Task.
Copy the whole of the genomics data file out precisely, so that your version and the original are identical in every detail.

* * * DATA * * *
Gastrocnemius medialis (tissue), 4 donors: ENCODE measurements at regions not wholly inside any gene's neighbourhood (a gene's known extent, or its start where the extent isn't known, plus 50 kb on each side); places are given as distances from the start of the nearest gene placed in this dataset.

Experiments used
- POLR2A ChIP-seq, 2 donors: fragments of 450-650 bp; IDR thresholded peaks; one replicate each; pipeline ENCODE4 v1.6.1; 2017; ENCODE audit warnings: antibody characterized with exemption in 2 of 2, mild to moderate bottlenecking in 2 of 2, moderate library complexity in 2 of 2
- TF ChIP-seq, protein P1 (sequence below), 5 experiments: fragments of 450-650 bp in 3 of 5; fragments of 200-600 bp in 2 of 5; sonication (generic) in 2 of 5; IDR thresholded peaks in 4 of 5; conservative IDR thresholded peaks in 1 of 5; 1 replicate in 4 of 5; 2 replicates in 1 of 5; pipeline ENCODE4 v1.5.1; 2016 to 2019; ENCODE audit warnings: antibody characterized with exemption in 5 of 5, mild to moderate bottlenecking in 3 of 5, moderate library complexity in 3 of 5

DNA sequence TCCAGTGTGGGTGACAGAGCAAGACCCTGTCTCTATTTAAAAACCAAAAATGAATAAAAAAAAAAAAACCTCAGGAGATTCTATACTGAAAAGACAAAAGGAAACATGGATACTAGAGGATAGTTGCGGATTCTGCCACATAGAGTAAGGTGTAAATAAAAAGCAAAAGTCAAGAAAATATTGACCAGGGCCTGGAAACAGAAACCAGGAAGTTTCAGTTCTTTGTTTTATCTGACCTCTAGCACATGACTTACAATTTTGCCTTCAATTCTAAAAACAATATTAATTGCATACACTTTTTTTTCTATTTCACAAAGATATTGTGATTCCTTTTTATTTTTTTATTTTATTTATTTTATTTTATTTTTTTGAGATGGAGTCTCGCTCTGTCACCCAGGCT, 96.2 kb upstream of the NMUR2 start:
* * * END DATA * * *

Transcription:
Gastrocnemius medialis (tissue), 4 donors: ENCODE measurements at regions not wholly inside any gene's neighbourhood (a gene's known extent, or its start where the extent isn't known, plus 50 kb on each side); places are given as distances from the start of the nearest gene placed in this dataset.

Experiments used
- POLR2A ChIP-seq, 2 donors: fragments of 450-650 bp; IDR thresholded peaks; one replicate each; pipeline ENCODE4 v1.6.1; 2017; ENCODE audit warnings: antibody characterized with exemption in 2 of 2, mild to moderate bottlenecking in 2 of 2, moderate library complexity in 2 of 2
- TF ChIP-seq, protein P1 (sequence below), 5 experiments: fragments of 450-650 bp in 3 of 5; fragments of 200-600 bp in 2 of 5; sonication (generic) in 2 of 5; IDR thresholded peaks in 4 of 5; conservative IDR thresholded peaks in 1 of 5; 1 replicate in 4 of 5; 2 replicates in 1 of 5; pipeline ENCODE4 v1.5.1; 2016 to 2019; ENCODE audit warnings: antibody characterized with exemption in 5 of 5, mild to moderate bottlenecking in 3 of 5, moderate library complexity in 3 of 5

DNA sequence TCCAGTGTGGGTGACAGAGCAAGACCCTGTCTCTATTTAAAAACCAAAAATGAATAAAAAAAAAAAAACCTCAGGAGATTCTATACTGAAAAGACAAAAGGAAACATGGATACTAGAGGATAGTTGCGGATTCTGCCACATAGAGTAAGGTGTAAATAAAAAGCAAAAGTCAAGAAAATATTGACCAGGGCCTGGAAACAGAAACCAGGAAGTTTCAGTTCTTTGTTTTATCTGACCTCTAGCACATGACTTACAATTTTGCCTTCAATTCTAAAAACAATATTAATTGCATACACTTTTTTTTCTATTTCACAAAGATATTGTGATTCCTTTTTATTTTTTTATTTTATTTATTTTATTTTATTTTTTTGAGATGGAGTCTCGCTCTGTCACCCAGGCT, 96.2 kb upstream of the NMUR2 start: